With summer’s busy project season in full swing, this midpoint provides an opportunity to reassess your processes and make this season a success. Chances are, a lot of the finer details that were uncertain at the start of the year — like how many bids you might win and the number of additional workers you need to hire — should be at least a little clearer now, allowing you to focus on how you’re managing your expanded workforce and making improvements.
One area that contractors can specifically look at for those improvements is how you’re tracking employee hours, both for handling the frequency of overtime occurrences and the scheduling of employee PTO.
Minimizing Accidental Overtime
As an employee, a reasonable amount of overtime can be great. As an employer, however, excessive overtime can be detrimental to the business since it’s an additional cost that ends up cutting into profits.
Occasionally, overtime is unavoidable — and that’s perfectly fine — but you should always be aware of when it’s going to happen before it actually does. You could be in for an expensive week if you lose track of hours and assume only one employee is eligible for overtime when really an entire crew is. Suddenly, what you thought would be a tiny loss on your budget could turn into a fairly sizeable dip in your profits.
You can help maximize those profits by keeping an accurate, real-time list of hours that each employee has worked during the week — not just adding them all up the day payroll is due. Without some type of system for reporting in place, it’s easy to lose track of when an employee could be approaching hourly thresholds that would obligate you to pay them overtime.
By keeping an up-to-date record of each employee’s hours, you can proactively track if they’re approaching the point where they’re eligible for overtime. Whether you’re manually entering hours on a spreadsheet or using a mobile app that does the work for you by tracking hours in real time, knowing how many hours everyone has worked during the week can help you to make better-informed decisions as to who should work at which job and when — ultimately saving you from paying for any unintended overtime.
As the temperature outside rises, everyone’s dreaming of the beach or their other preferred destination for some well-deserved relaxation. As a result, you likely are — or will be — witnessing an uptick in the number of employees using their PTO. While you want to make sure that your employees are able to take their planned vacations, letting multiple employees take off the same days can drag your business to a standstill.
Whenever possible, attempt to stagger employee PTO to help you avoid any bottlenecks with your jobs. If, for example, you know that only two of your employees can perform a certain type of work, it’s a good idea to make sure at least one of them is around so that work gets completed without any delays. The last thing you want is to have a job come to a halt because one of those employees you need is vacationing in the Bahamas while the other is sunbathing in Waikiki.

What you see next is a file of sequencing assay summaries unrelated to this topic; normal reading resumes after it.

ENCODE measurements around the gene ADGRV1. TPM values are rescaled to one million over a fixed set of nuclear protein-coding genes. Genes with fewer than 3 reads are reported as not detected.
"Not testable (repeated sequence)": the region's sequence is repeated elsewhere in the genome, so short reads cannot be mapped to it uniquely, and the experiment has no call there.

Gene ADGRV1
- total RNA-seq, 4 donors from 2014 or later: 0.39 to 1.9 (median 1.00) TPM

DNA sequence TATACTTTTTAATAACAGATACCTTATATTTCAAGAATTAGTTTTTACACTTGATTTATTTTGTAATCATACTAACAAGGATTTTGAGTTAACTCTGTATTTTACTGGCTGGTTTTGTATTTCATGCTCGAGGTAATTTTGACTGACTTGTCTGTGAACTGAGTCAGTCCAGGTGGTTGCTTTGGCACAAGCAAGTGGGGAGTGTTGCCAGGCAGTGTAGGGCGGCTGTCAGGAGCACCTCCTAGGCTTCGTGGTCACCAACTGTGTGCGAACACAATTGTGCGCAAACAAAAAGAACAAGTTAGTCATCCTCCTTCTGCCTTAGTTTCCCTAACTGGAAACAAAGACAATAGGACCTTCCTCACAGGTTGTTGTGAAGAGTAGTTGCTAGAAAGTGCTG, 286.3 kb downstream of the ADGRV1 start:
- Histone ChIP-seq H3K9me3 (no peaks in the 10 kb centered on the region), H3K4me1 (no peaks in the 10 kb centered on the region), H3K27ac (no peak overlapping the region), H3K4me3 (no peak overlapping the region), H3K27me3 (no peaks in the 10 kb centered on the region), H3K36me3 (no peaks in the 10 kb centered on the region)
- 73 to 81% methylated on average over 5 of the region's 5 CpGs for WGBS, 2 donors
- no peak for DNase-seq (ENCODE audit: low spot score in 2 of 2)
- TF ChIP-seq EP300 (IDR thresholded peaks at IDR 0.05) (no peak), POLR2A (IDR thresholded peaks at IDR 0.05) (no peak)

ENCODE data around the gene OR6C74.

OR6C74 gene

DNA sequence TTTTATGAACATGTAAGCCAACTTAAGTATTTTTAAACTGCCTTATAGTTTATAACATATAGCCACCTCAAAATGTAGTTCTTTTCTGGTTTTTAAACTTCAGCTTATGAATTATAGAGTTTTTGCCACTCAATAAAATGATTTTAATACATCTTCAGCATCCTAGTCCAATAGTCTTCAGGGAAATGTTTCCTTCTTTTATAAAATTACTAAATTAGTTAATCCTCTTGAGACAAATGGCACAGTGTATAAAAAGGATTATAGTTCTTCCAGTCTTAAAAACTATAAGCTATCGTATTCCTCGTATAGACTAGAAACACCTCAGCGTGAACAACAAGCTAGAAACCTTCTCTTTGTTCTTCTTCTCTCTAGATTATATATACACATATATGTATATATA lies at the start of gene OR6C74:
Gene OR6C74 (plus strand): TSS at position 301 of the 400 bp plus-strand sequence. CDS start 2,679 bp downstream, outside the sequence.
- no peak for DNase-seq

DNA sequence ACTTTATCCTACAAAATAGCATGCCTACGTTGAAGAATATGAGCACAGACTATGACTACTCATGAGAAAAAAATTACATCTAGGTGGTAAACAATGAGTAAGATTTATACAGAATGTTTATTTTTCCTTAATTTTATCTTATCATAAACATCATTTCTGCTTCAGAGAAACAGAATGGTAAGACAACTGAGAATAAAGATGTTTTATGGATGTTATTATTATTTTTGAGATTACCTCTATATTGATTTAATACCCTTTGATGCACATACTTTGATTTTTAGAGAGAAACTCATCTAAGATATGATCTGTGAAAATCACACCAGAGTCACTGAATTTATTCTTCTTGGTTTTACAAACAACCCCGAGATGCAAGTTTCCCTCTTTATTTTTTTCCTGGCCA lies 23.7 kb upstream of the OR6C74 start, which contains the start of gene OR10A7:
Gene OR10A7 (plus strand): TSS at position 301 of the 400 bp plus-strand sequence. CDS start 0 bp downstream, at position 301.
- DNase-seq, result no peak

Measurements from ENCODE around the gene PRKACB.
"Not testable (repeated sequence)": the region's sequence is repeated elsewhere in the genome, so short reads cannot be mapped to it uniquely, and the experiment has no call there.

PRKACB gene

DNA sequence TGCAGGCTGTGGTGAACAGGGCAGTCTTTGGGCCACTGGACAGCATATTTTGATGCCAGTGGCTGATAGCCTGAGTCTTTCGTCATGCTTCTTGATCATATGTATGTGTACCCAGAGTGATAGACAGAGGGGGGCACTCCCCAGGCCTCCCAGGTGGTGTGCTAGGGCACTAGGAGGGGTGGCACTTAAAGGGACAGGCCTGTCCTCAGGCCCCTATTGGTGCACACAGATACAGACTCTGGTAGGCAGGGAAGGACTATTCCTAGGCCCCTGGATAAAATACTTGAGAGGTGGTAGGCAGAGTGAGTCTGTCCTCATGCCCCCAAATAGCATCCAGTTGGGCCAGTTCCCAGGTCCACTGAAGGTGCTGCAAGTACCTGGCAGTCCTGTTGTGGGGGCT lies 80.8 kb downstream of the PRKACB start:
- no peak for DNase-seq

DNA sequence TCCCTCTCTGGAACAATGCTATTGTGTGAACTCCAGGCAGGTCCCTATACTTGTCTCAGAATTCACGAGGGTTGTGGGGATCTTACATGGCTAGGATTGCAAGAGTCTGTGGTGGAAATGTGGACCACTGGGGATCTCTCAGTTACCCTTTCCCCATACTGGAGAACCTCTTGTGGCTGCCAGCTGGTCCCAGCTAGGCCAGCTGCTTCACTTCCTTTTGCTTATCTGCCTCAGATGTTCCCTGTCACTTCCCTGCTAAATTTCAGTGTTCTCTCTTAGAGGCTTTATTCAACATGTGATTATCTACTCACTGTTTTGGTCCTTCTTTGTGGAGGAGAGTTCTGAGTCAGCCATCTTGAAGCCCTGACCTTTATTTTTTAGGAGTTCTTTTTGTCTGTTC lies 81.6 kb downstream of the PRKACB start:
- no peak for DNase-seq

Though it may not seem like it, limiting or denying PTO requests that would leave you understaffed doesn’t have to be a confrontational experience. By setting clear standards when it comes to employee PTO — even through something like a simple “first-requested, first-approved” policy — you can avoid being the “bad guy” and still let your employees plan their vacation time accordingly. In the end, just be clear with your employees about the expectations regarding PTO, and give them prior notice of any changes to those policies that might be occurring.
Similarly, try to encourage employees to submit PTO requests as early as possible. When you know who’s going to be on vacation and when you can begin creating a schedule in advance. This will give you adequate time to make accommodations should you find yourself shorthanded during an important week.
Finding Extra Help
Sometimes, despite your best efforts, you still end up in a situation where you find yourself understaffed. Staying in contact with local contracting associations can help you to find workers quickly when needed. Additionally, by preparing an advance schedule to show when you might be shorthanded, you’ll also give yourself enough time to post employment opportunities through online job boards. By getting preparations in order, you can minimize the potential for delays on your projects.
Making the Change
The goal with any reassessment should be to evaluate how your policies and procedures are working for you and to make changes if they’re not. You probably already know where the pain points are in your processes, and it can be intimidating to start changing the ways in which you do things, especially in the middle of what’s likely your busiest time of year. But keep in mind that your policies and procedures don’t have to stay the same just because it’s how you’ve done things in the past.
Even relatively minor adjustments can sometimes yield major results. And if you notice after making any changes that the problem hasn’t been solved or that the new procedures are eating up too much time, consider what other improvements you could make. You might also think about what you could potentially save — whether that be time, money, or stress — by outsourcing your payroll.
A little legwork now can save you a lot of time throughout the rest of the year, but whatever adjustments you do end up making, just make sure they make sense for your business.